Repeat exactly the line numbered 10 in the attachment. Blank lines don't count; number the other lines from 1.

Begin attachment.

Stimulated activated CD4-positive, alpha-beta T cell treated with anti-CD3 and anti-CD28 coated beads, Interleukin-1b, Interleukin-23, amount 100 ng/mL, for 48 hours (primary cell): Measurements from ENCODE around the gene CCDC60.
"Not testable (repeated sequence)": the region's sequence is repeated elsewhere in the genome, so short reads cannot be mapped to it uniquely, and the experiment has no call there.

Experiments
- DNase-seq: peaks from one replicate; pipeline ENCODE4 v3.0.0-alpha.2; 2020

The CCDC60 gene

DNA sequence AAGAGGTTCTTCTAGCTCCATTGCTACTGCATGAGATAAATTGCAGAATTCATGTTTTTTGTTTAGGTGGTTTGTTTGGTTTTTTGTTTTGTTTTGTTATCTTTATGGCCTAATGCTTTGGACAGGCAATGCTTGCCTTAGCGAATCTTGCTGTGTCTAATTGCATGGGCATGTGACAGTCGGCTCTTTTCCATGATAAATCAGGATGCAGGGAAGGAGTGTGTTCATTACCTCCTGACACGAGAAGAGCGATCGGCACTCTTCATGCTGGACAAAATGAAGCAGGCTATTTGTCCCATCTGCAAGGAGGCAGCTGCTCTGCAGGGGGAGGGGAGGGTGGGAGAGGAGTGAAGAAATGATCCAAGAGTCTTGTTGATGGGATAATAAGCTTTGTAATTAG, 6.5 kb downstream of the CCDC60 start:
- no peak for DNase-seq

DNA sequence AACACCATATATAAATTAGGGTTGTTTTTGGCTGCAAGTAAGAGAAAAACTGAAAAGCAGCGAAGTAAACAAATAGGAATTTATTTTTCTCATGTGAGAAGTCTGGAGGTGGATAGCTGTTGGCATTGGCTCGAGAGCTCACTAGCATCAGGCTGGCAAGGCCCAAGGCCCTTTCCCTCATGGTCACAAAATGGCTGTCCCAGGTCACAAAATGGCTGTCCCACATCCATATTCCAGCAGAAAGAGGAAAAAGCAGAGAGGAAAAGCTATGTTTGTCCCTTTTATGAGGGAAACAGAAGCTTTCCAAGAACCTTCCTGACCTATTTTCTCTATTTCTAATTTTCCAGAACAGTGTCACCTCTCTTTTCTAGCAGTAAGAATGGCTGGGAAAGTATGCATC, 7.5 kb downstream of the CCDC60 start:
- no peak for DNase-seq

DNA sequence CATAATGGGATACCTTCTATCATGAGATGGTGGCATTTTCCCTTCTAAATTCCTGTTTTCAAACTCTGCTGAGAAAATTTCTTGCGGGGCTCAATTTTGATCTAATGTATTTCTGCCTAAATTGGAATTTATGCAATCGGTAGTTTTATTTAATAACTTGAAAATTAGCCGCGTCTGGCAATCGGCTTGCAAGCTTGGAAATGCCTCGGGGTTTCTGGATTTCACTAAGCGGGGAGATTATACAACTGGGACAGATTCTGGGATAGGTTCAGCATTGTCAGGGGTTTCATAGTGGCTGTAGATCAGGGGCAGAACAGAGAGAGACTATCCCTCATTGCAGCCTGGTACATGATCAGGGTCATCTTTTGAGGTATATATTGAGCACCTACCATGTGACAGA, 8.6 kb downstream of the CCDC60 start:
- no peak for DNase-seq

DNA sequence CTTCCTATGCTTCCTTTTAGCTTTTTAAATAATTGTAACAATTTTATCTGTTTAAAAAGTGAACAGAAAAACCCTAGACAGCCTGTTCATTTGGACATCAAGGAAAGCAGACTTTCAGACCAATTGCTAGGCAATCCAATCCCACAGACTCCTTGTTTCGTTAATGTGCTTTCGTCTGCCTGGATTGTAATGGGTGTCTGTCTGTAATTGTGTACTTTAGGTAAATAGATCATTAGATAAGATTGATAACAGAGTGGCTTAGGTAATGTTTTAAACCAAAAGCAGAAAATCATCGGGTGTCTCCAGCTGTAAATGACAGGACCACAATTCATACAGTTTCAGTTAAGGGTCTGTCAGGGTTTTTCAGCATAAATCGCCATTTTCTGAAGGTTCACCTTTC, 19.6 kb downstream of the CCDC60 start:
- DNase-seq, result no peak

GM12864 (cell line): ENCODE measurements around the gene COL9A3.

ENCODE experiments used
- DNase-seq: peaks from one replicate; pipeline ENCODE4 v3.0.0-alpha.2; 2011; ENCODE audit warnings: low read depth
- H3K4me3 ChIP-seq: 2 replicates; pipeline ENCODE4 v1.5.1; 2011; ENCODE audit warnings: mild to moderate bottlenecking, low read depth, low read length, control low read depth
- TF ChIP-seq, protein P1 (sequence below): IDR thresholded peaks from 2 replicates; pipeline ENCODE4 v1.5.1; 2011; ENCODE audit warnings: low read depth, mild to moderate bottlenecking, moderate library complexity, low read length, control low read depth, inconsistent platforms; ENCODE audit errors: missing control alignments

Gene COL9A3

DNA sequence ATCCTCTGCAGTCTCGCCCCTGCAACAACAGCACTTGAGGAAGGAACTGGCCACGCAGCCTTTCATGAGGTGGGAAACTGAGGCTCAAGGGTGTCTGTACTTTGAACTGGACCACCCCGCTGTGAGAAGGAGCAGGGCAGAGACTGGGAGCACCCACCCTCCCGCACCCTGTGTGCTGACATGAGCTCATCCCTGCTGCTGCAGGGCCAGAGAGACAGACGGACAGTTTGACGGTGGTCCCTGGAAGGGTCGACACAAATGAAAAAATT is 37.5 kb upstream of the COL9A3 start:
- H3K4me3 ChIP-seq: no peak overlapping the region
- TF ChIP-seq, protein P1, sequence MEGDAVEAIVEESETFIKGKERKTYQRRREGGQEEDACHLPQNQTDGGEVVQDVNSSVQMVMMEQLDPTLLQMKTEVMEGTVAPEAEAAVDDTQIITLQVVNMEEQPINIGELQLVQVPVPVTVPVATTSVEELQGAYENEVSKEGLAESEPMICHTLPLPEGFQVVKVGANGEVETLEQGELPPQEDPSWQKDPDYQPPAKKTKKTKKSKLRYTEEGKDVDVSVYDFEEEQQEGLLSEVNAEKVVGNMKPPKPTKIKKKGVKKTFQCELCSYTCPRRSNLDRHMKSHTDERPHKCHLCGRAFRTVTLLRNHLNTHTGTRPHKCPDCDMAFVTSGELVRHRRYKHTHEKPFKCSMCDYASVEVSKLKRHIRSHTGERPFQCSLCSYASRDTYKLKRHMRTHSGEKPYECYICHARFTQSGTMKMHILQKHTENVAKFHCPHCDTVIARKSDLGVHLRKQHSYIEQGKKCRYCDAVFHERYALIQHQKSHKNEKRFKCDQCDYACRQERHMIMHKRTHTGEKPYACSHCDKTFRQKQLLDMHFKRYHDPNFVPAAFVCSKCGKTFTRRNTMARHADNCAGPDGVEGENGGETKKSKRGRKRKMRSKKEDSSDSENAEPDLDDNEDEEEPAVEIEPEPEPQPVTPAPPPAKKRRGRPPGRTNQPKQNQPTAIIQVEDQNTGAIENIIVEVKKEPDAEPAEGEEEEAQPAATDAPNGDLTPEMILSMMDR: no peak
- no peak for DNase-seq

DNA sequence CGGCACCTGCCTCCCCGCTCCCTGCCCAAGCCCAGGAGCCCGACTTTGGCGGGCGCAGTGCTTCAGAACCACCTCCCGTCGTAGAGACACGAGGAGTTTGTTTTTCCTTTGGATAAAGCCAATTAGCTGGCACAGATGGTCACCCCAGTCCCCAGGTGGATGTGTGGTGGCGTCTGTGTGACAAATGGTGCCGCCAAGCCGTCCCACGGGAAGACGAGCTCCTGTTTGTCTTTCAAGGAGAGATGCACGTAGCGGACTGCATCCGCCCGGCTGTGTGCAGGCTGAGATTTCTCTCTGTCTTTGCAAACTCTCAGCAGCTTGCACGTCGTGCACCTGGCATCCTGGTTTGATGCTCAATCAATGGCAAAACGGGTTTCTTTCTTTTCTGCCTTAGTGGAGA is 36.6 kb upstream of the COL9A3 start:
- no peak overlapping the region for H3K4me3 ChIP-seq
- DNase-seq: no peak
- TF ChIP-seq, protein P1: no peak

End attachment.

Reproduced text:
DNA sequence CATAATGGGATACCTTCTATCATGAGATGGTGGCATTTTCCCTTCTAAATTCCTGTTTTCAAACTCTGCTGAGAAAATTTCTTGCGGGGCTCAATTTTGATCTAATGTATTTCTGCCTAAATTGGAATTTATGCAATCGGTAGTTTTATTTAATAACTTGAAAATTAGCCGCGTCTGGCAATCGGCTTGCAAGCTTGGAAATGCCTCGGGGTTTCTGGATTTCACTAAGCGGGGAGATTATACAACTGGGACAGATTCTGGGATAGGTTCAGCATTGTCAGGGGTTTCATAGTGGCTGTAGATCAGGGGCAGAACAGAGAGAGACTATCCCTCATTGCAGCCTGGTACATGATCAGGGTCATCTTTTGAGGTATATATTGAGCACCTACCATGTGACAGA, 8.6 kb downstream of the CCDC60 start: